Editor's note: This column was originally published on RealMoney on Jan. 23, 2008 at 9:27 a.m. EDT. It's being republished as a bonus for TheStreet.com readers. It is a follow-up to Roger Nusbaum's column " Recession-Proof Your Portfolio," published last September. For more information about subscribing to RealMoney, please click here.
For most of 2007 in some of my writing both for
and my blog I have been expressing my opinion that the current
bull market/expansion would be coming to end. This was based on two things primarily; the abnormally shaped
yield curve and the length of the bull market. In fact I think the high from October will be the high for the
an article from Sept. 10, I went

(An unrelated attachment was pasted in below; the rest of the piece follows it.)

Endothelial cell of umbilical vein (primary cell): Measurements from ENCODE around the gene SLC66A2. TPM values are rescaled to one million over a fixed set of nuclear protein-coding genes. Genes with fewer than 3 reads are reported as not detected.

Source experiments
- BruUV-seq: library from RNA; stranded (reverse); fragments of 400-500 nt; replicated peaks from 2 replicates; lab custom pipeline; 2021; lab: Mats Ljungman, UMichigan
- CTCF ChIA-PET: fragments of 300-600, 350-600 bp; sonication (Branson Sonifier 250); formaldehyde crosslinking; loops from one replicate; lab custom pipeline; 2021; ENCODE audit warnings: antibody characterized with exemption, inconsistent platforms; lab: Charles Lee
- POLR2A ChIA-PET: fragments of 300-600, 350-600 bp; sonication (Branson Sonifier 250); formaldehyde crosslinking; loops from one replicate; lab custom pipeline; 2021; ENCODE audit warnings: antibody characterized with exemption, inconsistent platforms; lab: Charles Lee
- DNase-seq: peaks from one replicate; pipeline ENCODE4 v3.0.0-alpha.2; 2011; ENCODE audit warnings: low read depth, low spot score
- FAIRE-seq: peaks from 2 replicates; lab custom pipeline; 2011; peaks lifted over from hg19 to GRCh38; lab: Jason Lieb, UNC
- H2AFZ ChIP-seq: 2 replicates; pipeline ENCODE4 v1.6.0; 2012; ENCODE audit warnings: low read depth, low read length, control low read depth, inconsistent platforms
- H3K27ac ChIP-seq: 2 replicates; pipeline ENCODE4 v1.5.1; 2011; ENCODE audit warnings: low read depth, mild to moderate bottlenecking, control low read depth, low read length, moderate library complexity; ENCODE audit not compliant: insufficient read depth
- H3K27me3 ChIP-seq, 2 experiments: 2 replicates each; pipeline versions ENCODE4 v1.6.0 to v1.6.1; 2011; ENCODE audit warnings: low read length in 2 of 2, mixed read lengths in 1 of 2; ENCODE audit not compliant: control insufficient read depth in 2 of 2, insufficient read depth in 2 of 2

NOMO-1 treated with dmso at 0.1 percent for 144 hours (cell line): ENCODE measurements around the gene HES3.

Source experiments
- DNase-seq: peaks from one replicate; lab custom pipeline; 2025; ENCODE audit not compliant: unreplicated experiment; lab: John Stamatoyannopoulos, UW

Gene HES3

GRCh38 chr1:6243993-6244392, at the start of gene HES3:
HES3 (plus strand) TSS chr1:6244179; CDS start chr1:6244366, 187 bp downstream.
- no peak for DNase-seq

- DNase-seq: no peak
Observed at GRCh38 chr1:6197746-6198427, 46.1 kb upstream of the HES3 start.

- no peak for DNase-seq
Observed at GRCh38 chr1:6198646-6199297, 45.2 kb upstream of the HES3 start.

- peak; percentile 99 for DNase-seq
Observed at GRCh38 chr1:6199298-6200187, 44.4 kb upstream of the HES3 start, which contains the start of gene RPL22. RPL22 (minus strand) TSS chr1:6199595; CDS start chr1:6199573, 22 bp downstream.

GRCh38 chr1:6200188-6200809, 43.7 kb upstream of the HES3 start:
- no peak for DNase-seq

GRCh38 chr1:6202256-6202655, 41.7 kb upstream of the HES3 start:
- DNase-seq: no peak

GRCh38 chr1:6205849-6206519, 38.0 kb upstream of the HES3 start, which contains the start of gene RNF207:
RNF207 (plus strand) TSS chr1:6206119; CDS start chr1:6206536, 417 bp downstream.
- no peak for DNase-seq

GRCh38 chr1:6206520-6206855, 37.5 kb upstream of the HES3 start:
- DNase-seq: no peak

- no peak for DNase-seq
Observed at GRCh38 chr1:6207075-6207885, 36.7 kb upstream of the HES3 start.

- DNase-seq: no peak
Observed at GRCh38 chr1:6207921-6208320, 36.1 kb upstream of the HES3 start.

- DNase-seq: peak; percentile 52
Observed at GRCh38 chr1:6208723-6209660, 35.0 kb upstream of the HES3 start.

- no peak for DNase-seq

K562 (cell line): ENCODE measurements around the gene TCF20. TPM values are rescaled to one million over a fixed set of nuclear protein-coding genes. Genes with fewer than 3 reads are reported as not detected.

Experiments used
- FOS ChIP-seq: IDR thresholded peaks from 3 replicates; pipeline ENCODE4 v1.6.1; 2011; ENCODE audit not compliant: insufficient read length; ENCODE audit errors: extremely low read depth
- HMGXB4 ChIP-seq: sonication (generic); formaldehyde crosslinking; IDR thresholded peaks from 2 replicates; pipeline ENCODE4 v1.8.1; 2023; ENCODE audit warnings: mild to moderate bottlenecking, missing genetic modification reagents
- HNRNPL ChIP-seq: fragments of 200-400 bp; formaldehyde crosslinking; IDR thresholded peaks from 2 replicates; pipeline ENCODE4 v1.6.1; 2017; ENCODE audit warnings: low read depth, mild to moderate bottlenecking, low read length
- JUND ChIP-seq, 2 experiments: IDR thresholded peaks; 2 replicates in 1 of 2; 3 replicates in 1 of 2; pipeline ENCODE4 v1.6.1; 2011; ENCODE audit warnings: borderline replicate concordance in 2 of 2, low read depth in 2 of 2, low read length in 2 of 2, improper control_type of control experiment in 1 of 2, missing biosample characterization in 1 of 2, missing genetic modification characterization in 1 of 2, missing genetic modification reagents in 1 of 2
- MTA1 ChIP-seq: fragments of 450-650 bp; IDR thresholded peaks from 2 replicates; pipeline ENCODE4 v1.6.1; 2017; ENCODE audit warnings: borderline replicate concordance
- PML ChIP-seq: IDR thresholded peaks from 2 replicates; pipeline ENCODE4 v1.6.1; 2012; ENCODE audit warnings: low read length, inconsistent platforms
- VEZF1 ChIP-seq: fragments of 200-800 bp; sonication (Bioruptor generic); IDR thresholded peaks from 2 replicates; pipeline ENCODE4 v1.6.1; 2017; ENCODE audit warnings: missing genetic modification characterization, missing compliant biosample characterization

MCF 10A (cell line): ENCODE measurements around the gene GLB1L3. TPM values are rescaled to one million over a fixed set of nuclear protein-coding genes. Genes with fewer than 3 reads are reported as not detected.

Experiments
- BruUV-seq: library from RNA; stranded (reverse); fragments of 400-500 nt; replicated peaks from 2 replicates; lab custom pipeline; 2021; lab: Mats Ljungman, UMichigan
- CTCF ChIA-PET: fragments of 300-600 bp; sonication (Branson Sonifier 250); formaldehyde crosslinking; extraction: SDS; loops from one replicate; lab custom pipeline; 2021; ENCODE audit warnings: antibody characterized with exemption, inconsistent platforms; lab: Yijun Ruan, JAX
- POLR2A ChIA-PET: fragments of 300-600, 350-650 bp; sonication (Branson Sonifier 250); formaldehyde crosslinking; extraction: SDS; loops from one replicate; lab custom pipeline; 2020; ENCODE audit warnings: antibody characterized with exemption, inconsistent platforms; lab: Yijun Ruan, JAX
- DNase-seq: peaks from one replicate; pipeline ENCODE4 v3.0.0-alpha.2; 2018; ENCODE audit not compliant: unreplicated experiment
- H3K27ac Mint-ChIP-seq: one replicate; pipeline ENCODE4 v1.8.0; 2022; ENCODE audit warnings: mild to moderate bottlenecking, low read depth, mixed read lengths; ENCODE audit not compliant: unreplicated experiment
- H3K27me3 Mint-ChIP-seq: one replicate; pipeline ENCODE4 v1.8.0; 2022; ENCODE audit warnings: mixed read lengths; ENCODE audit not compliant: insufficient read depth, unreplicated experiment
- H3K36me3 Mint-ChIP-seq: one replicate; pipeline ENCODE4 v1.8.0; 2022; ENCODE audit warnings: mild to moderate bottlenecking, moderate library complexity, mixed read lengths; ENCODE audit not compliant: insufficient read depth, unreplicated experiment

sector by sector talking about which ones are better to
overweight and which ones are better to
underweight for anyone who does think a
bear market is coming.
I revisit this now because more people are open to the possibility that a bear is here or coming imminently, although the market is transitioning from down a little to down a lot, it's still not too late. (This is how bear markets start; the roll over slowly over a period of months giving you plenty of time to take defensive action)
Get Ready for a Recession -- Diversify
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Going sector by sector you will see, as was the case four months ago, that most of this is rule of thumb and does not require much analytical skill. The table at the end of this column shows the changes in the sectors' weighting in the
since Sept. 10.